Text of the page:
You can replace the DNS servers if you wish, these are just Googles public DNS IPs

Step 3 – Edit ipsec.conf

This is a minimized version of the ipsec.conf you can once again truncate the file quickly using this command

echo "" > /etc/ipsec.conf

Now open up /etc/ipsec.conf and paste everything below, you can replace the leftid= and rightid= with whatever you want but for first timers, I would suggest just copying every thing exactly so you can see how it works before customizing it.

config setup
 uniqueids = no

conn %default

conn iOS-IKEV2

Step 4 – Edit ipsec.secrets (your users login & passwords)

Here is where we will store our users logins and passwords in plaintext so it’s very easy to edit

Once again, let’s truncate the existing file by executing the following command:

sudo echo "" > /etc/ipsec.secrets

Now you can replace it with the following text:

include /var/lib/strongswan/ipsec.secrets.inc

# logins
 : PSK "SEXapPAm5x5OXktAzes9nxE3NvilpmIH1orpE2cIzgfWRZgQDYZ1Wm3thlfXXwn"
myusername : EAP "hSyeI1H8Wsybb5qDk5abBrJ7LCu3bPbJrax9aFG77FiiJZu3eUepLwvg9pjjEL3"

PSK is an acronym for Pre Shared Key and will basically exist in all of the configs that we will generate for our users in the upcoming step.

You can type out an awesomely long sequence of characters there or for those of you who don’t enjoy aimlessly smashing the keyboard, you can use a generator like this to create one:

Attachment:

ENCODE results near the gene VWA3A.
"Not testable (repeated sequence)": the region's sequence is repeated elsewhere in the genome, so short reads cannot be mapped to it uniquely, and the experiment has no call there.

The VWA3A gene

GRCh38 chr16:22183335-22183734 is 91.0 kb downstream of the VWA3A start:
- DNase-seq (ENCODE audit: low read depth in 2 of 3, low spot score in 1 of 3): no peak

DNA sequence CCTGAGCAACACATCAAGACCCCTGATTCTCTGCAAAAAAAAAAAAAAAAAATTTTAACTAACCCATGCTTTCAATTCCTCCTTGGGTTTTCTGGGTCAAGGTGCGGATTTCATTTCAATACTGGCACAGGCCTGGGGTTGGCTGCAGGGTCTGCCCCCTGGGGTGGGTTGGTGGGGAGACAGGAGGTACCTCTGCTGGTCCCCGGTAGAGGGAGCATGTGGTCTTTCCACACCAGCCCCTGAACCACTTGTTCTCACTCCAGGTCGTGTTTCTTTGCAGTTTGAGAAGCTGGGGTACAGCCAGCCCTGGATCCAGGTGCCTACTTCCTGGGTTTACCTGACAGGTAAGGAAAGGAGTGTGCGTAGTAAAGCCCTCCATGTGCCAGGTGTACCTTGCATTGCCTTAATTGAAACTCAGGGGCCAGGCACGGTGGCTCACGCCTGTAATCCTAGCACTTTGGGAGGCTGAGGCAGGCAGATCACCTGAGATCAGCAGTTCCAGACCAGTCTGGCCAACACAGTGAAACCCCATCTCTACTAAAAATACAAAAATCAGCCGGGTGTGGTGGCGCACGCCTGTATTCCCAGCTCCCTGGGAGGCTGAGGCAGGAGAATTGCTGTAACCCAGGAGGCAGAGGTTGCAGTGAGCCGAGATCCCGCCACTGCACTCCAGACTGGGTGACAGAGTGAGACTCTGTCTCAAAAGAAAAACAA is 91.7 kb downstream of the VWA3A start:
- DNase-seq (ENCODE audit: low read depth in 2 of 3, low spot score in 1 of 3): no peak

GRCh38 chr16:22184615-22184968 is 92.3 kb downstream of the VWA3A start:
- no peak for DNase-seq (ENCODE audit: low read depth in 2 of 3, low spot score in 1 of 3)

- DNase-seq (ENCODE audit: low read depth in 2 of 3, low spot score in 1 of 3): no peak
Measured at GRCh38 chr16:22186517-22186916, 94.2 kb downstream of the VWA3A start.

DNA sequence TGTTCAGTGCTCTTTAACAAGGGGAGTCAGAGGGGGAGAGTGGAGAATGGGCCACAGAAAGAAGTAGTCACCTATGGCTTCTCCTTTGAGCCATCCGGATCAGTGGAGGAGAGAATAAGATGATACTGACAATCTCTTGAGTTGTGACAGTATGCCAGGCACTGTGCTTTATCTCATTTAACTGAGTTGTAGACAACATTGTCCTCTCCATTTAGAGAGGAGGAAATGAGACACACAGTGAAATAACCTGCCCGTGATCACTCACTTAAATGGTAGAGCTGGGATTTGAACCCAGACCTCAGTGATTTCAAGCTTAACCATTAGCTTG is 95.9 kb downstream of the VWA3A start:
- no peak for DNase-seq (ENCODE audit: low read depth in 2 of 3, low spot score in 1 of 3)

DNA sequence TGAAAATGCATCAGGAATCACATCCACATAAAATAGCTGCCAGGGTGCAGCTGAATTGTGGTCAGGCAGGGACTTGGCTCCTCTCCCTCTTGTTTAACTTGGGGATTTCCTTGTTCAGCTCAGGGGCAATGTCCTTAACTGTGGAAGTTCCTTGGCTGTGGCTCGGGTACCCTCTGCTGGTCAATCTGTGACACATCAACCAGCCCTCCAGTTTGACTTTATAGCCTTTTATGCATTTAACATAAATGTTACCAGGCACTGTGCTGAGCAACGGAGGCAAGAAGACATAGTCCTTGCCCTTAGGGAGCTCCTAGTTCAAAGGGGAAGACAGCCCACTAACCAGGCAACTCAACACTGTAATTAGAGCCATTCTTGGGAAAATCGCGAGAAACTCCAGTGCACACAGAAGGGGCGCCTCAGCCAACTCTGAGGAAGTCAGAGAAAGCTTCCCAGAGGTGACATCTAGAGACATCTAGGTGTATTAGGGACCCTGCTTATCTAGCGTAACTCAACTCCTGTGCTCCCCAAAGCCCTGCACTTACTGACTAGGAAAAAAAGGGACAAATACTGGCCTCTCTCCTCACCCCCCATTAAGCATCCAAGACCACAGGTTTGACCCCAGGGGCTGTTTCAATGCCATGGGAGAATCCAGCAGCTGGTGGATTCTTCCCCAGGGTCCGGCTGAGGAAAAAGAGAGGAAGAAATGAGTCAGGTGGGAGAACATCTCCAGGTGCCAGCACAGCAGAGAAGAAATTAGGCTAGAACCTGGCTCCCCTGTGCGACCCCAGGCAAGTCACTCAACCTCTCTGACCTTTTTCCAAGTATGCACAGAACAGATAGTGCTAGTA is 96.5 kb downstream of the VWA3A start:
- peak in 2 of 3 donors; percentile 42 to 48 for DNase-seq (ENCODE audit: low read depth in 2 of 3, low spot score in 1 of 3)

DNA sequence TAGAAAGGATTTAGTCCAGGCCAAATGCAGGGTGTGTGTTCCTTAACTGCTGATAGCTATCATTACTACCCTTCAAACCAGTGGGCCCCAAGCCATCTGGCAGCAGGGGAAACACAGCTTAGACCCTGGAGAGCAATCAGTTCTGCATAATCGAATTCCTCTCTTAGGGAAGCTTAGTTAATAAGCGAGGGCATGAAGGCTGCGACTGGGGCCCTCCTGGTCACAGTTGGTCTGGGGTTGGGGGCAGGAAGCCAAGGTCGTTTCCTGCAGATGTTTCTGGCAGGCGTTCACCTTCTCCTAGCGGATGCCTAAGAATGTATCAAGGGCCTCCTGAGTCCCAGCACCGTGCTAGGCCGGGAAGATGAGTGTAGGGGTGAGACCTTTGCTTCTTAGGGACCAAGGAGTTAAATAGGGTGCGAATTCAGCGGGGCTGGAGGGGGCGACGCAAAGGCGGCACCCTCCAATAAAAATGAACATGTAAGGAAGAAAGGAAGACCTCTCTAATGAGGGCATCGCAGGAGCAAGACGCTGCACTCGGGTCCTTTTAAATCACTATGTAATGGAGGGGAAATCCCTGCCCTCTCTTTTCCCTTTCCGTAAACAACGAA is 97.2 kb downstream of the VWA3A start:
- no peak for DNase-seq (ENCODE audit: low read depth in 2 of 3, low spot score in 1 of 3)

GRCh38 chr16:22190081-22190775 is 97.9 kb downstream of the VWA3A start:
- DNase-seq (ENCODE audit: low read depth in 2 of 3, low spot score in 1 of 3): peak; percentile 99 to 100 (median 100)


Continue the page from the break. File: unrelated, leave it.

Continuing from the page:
Step 5 – iptable rules

You need to get your main interface name, it’s usually eth0 but not always, if you’re unsure what it is type in your console:


The output will then show you a name, in this case it’s ens3

[email protected]:~# ifconfig

ens3      Link encap:Ethernet  HWaddr 56:00:00:36:06:27 
          inet addr:  Bcast:  Mask:
          inet6 addr: fe80::5400:ff:fe36:627/64 Scope:Link
          RX packets:22471 errors:0 dropped:0 overruns:0 frame:0
          TX packets:19986 errors:0 dropped:0 overruns:0 carrier:0
          collisions:0 txqueuelen:1000 
          RX bytes:141559184 (141.5 MB)  TX bytes:2090717 (2.0 MB)

lo        Link encap:Local Loopback 
          inet addr:  Mask:
          inet6 addr: ::1/128 Scope:Host
          UP LOOPBACK RUNNING  MTU:65536  Metric:1
          RX packets:0 errors:0 dropped:0 overruns:0 frame:0
          TX packets:0 errors:0 dropped:0 overruns:0 carrier:0
          collisions:0 txqueuelen:1 
          RX bytes:0 (0.0 B)  TX bytes:0 (0.0 B)

Now that we have the interface name you just need to enter these two simple rules, replacing it with your interface name:

sudo iptables -t nat -A POSTROUTING -s -o ens3 -j MASQUERADE
sudo iptables -A FORWARD -s -j ACCEPT
sudo iptables -A INPUT -p udp --dport 500 -j ACCEPT
sudo iptables -A INPUT -p udp --dport 4500 -j ACCEPT


The is the subnet from the file /etc/ipsec.conf you can change this but just make it’s reflected in the config and also to update your iptables.

Now we need to enable IP forwarding, you can quickly do this by using the following command:

echo 1 > /proc/sys/net/ipv4/ip_forward